Question: I would like to know how the Salmonella bacteria could be used to fight cancer cells, but how it doesn’t affect the normal cells of the body? Is it possible for a bacteria to interpret which one is which?

A2: Microbes in the News!

Fungi have enormous potential for new antibiotics

https://www.eurekalert.org/pub_releases/2017-04/cuot-fhe041917.php

Summary: This article explores recent research into the genome of 24 different fungal species in order to identify antibiotic and other bioactive compound production genes. This study has resulted in the discovery of over 1000 pathways for generation of bioactive compounds with pharmaceutical application.

Connection:  The article could be characterized as part history of the use of antibiotics and the rise of antibiotic resistance. We have at length discussed the prevalence and mechanisms for bacterial antibiotic resistance as well as the known pathways for antibiotic production in microbes like fungi.

Critical Analysis:  The studied referenced in the article shows the promise of new antibiotic and even anti-cancer medications as a result of identifying these genomic pathways in fungi. The researchers believe that the knowledge gained from these sequences will also improve the efficiency of production and efficacy of existing antibiotics. At one point in the article, they refer to the predictive capability of the researchers experiments with the new sequencing data, claiming that not only could they predict the chemicals these fungi were capable of making, but identifying new versions of the same antibiotic chemicals. The reader must infer from the phrasing of this part that the researchers were able to trace the gene and find fungi that were previously unknown to have the ability to produce that particular antibiotic. The implications of information like that open the door wide to not only new means of production, but new variants of chemicals that have otherwise been fighting an uphill battle against antibiotic resistance.

Question:  If it is true that the researchers found antibiotic production previously undiscovered in some fungi, they use the example of the chemical yanuthone, are these inactive genes that must be activated, and how are they accurately and consistently activating these genes to produce this chemical?

Glowing bacteria offer hope for safe detection of 100m landmines

The title of my article is “Glowing bacteria offer hope for safe detection of 100m landmines.” It comes from an online news site called The Guardian. It was posted on 4/13/17.

Summary: Researches have modified a bacteria to fluoresce when it comes into contact with the vapors of hidden land mines. The researchers noticed certain plants react to these vapors and modified bacteria to do the same. They scan the area with a laser to see the fluorescing bacteria and find the land mines.

This relates to what we’ve talked about in class through applications of microbes to benefit human life. By taking microbes and making small changes to their genome, we can entirely change their function. By using these bacteria, we are able to find explosives that could have otherwise hurt people.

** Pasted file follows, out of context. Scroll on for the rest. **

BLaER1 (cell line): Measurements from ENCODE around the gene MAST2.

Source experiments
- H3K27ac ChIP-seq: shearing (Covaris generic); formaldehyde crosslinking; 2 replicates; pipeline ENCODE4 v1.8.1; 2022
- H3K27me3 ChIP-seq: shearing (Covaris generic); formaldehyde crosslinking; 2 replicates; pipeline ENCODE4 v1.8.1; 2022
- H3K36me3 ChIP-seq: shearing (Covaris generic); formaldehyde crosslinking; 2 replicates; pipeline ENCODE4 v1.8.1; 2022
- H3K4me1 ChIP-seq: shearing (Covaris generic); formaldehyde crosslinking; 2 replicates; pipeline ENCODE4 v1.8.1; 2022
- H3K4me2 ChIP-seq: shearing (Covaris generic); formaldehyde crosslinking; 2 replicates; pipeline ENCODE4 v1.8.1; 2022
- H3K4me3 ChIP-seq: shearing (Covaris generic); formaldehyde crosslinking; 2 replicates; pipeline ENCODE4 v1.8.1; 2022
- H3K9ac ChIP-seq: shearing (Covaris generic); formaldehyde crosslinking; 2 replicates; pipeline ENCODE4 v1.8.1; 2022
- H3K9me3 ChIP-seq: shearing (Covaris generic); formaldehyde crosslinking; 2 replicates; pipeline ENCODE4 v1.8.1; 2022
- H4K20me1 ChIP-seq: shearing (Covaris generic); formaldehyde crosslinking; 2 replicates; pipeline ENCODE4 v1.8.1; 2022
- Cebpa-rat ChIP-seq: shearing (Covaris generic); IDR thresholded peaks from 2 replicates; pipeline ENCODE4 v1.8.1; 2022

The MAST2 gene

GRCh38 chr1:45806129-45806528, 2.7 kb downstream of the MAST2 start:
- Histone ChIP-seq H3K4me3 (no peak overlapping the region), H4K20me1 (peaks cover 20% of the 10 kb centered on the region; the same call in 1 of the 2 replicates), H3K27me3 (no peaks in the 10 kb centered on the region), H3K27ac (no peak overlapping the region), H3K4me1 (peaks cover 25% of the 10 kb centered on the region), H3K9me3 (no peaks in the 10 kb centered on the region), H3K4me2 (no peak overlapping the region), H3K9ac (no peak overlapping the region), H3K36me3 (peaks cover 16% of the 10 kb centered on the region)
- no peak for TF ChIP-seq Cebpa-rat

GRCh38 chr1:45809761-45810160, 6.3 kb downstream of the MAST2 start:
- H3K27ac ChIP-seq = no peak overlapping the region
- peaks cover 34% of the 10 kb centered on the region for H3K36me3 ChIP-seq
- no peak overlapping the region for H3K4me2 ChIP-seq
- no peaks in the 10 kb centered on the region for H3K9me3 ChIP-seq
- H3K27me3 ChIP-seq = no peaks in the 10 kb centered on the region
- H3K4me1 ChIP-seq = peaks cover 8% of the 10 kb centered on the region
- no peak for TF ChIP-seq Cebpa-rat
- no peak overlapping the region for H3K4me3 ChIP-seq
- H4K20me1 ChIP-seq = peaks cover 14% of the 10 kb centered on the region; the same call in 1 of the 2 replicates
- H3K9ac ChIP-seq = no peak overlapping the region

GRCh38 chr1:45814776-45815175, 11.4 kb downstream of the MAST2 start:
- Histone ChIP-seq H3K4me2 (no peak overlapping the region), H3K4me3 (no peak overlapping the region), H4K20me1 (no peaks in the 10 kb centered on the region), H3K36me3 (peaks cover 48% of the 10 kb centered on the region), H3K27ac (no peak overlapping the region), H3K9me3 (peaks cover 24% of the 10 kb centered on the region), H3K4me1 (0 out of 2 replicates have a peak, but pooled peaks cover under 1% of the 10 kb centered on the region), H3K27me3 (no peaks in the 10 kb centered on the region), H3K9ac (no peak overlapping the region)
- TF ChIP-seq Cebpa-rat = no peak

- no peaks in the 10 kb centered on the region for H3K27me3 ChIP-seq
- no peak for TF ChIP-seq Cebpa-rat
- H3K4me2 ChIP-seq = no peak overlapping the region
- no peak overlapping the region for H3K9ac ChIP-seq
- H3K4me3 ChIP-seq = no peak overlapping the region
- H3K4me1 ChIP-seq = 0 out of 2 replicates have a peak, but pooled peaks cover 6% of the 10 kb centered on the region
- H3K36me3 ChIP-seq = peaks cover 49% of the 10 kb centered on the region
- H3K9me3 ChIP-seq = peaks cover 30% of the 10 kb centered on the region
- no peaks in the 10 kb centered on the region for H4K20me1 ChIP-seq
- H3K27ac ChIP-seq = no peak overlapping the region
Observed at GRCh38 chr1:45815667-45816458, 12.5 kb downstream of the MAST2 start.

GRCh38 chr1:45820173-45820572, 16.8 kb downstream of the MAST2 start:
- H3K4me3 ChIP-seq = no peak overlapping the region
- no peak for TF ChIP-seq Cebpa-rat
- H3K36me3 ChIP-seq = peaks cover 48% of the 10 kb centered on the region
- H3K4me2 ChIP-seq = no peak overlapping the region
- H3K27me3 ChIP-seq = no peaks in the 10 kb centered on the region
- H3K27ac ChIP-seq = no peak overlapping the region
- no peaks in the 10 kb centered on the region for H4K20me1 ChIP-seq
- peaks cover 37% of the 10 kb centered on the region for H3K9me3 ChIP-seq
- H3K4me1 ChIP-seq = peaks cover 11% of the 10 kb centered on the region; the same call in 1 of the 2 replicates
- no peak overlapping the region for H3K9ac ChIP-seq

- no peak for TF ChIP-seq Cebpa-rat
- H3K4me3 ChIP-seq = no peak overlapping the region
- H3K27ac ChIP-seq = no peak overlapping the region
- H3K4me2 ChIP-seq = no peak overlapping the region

I just thought this whole story was pretty neat. I know there’s a lot of talk about modifying microbes, but you hear very few stories that are actually successful. This article seems to be true to me. They admit that this group of researchers are not the first to develop bacteria that glow when exposed to explosive vapors, but they are the first to discover a way to detect the fluorescing bacteria.

If you could modify a microbe, what would you make it do?

https://www.theguardian.com/science/2017/apr/13/glowing-bacteria-detect-landmines-israel-safe-hebrew-university

 

Microbes in the News Assignment: Post #2

Article and link: “New HIV reservoir discovered: Findings reveal a second target for cure research’, Science Daily (it should be noted that the article on Science Daily sites the University of North Carolina Health Care as their source and mentions that the original findings were published in Nature Medicine on this same date), April 17, 2017.

 

https://www.sciencedaily.com/releases/2017/04/170417114806.htm

 

Summary: This article describes scientists’ recent discovery that there is another cell within the human body which can act as a reservoir for HIV in addition to T cells: the macrophage. This discovery that macrophages are susceptible to infection by HIV is very important to current research focusing on the treatment of AIDS: this tells researchers that a successful treatment or cure would have to be effective in ridding the virus from both T cells and macrophages. One investigation found that viral replication within macrophages is effectively repressed when antiretroviral therapy is administered; however, the study also found that this effect is only temporary. Following treatment conclusion, macrophages still act as reservoirs for the virus and therefore remain capable of reinfecting the host. More research must be conducted in order to find the most effective way to resolve HIV infection of macrophage cells.

 

Connections: This relates to information we have discussed over the course of the semester in that it discusses a virus, HIV, and also cells involved in the immune response (T cells and macrophages). It also relates to the resolution of disease through treatment and also the ways in which viral cells can find ways to persist inside a host even following treatment; both of these are subjects which were briefly touched on in class this semester.

 

Critical analysis: I found it interesting to learn that HIV can also afflict host macrophage cells in addition to the host’s T cells. It has been known for some time that HIV targets T cells, but I had not heard of any other types of cells being specifically targeted by the virus. I also found it interesting that the antiretroviral therapy typically used in treating HIV infections in T cells does not work effectively on macrophages. I expect that the story is scientifically accurate as I have not seen indications to the contrary. I also did not find anything confusing in the article that would need to be corrected.  I believe that they did a good job in relating this news; it seemed as though they kept their audience in mind, and focused on relating the pertinent details and implications of this discovery without making the article too technical for those who may not have the background to understand a technical explanation.